Emory Healthcare and the Atlanta Hawks announced yesterday that the two organizations will partner to construct a 90,000-square-foot state-of-the-art practice facility that will house both the Hawks’ Basketball Operations Department and Emory’s Sports Medicine Center.
According to an April 5 Hawks press release, “The goal was to design a facility that could fully service the best athletes in the world and provide the optimal environment for comprehensive player development and also serve as a sports science and research mecca.”
With the announcement, Emory will become the official sports medicine provider of the Hawks.
“It’s huge,” Hawks forward Kent Bazemore said in an interview with the Wheel. “[Emory] is strictly medicine and with the way medicine has been going over the last few years and has been integrated into basketball, it’s important that here in Atlanta the team uses [Emory] as a resource.”
The Hawks hope to break ground on the new facility at its Brookhaven, Ga. location this summer after the National Basketball Association (NBA) Draft and hope to have it ready for the 2017 NBA season.
Upgrading the practice facilities has been a long-term objective of Hawks principal owner Tony Ressler since the first time he toured the current facility.
“When we became owners, one of our top priorities was to provide the resources necessary to build a world-class training facility — a key element of being a first-class franchise that consistently competes at the highest level. We are thrilled with the partnership that [Hawks CEO Steven Koonin] and [Hawks Head Coach Mike Budenholzer] have forged with [Director of the Emory Orthopaedics and Spine Center and Chief Medical Officer of the Emory University Orthopaedics and Spine Hospital Scott Boden] and the Emory team in developing a new facility that will be at the forefront of how professional teams approach integrating sports medical technology in their training centers,” Ressler said in the Hawks press release.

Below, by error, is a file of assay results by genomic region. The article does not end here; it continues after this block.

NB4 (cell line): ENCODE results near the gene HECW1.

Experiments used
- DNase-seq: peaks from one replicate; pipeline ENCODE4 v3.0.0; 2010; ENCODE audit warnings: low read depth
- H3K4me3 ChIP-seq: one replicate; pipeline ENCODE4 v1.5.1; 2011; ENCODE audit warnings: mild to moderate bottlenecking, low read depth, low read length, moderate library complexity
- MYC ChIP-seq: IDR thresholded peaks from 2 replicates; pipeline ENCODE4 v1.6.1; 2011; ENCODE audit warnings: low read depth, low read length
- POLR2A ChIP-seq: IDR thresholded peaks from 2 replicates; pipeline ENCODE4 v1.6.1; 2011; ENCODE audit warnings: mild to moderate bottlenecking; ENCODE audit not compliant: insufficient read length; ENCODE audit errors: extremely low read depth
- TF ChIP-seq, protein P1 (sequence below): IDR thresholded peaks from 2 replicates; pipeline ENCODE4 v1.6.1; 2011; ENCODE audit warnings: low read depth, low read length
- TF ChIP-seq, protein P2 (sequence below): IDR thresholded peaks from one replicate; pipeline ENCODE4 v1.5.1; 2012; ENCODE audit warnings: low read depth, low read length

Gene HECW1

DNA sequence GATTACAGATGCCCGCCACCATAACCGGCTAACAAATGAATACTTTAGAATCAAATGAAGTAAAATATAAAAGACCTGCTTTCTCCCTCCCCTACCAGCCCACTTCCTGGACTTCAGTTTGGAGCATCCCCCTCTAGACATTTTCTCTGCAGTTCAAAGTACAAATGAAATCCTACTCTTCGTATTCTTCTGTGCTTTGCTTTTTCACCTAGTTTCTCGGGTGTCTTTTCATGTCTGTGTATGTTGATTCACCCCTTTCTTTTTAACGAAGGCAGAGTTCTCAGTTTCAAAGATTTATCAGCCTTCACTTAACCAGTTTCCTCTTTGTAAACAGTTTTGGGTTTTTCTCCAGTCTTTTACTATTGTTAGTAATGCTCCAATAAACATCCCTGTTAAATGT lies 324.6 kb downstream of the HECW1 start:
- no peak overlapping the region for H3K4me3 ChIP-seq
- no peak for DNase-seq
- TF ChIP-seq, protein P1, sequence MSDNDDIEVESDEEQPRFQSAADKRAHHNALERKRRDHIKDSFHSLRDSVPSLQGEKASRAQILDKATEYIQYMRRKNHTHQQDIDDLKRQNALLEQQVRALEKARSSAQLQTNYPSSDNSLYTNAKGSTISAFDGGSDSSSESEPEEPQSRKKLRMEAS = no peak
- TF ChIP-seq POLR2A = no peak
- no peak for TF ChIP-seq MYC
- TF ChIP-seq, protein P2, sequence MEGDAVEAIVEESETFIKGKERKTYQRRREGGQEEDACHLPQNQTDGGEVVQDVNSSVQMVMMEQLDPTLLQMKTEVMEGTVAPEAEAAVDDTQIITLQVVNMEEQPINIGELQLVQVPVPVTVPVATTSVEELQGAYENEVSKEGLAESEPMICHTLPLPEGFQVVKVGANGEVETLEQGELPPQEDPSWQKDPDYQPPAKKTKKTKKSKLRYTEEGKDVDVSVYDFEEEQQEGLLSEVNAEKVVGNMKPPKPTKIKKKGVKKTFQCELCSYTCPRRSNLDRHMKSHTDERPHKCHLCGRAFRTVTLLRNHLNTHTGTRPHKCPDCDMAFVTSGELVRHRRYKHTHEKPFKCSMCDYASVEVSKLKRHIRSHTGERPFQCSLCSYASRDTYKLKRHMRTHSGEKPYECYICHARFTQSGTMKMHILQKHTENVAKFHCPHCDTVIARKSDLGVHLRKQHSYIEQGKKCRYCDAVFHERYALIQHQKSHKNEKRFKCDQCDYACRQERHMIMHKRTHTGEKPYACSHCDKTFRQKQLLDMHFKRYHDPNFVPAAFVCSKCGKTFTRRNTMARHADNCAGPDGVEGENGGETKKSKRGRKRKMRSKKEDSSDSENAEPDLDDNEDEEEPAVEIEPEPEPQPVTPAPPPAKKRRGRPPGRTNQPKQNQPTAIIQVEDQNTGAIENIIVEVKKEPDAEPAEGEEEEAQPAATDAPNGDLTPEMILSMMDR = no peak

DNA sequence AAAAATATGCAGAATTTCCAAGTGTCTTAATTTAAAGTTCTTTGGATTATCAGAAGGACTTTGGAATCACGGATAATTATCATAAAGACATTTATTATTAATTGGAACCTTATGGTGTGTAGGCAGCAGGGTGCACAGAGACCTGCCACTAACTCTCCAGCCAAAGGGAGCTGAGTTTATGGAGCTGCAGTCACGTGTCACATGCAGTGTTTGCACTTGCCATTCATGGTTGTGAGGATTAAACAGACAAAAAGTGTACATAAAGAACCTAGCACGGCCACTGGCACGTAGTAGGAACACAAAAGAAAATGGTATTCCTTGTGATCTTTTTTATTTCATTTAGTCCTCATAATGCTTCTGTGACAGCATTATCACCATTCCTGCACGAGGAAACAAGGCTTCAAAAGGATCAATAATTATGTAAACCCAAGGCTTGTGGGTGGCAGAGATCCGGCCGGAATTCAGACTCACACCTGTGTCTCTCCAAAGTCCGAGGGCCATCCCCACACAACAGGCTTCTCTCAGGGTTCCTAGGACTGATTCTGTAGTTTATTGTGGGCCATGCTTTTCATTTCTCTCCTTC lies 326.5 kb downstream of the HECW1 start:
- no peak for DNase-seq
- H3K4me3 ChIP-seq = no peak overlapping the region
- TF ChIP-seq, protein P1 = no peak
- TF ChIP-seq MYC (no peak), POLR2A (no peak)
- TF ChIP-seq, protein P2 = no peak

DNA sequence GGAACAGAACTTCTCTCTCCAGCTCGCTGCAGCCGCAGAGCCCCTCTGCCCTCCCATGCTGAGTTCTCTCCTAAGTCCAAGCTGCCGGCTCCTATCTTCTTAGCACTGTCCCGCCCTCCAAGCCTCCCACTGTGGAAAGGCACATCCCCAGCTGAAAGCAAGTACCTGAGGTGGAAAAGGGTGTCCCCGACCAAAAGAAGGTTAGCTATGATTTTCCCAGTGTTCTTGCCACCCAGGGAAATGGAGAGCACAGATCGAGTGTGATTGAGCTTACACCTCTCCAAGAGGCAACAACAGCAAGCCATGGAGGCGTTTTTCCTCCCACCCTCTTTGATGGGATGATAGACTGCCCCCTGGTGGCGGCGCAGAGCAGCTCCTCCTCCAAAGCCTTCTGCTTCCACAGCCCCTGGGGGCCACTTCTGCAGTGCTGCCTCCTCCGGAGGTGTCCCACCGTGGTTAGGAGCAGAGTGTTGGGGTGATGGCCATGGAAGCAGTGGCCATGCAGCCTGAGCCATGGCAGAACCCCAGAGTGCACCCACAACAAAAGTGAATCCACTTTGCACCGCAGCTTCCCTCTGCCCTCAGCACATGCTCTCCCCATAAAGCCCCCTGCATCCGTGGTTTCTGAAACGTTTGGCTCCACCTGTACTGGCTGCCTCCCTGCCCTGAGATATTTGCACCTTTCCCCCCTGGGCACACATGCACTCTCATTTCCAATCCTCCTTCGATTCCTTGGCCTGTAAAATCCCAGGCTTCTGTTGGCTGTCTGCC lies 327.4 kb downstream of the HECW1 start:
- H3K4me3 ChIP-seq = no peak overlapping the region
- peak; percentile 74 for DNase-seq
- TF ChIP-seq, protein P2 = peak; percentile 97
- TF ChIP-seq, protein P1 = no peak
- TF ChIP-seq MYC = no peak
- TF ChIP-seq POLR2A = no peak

Previous NBA teams have already developed similar partnerships, including the Cleveland Cavaliers with the Cleveland Clinic and the Minnesota Timberwolves with the Mayo Clinic.
However, the Hawks’ new facility is the first of its kind in that it will be the first to co-locate with both partners. The Hawks will move all Basketball Operations personnel to the facility, and Emory will move their entire team of sports medicine doctors, surgeons and specialists. Thirty thousand square feet of the facility will be dedicated solely to Emory.
Emory sports medicine doctors will see their patients in the new facility, allowing patients to be treated where their favorite players are being treated, according to the press release.
“Emory Healthcare has built outstanding orthopaedics services over the past decade, and we are excited to continue to grow this area and work closely with the Atlanta Hawks,” President, CEO and Chairman of the Board of Emory Healthcare Jonathan S. Lewin said in the Hawks’ press release. “Delivering on-site care not only will enable us to provide faster care to Hawks players, but also will enhance our ability to conduct sports performance research and translate what we learn to all athletes both professional and recreational.”
The facility will include state-of-the-art equipment such as the 3 Tesla MRI scanner, which offers the fastest diagnoses of soft-tissue and bone-bruise injuries, 3D motion capture and force plates that will allow physicians to “measure joint stress and on-site blood and sweat testing and analysis for nutritional defects,” according to the press release.
The new facility will require hiring 200 new employees to work both part time and full time at the facility. The Hawks and Emory will hire 65 and 75 part-time positions, respectively, and both will add 50 full-time employees to help run the new center.
“[Emory] will give us the cheat codes to living longer, living healthier,” Bazemore said. “With this game, it demands so much attention to your body; it’s important that they get [Emory staff] in here to keep the players at a high level.”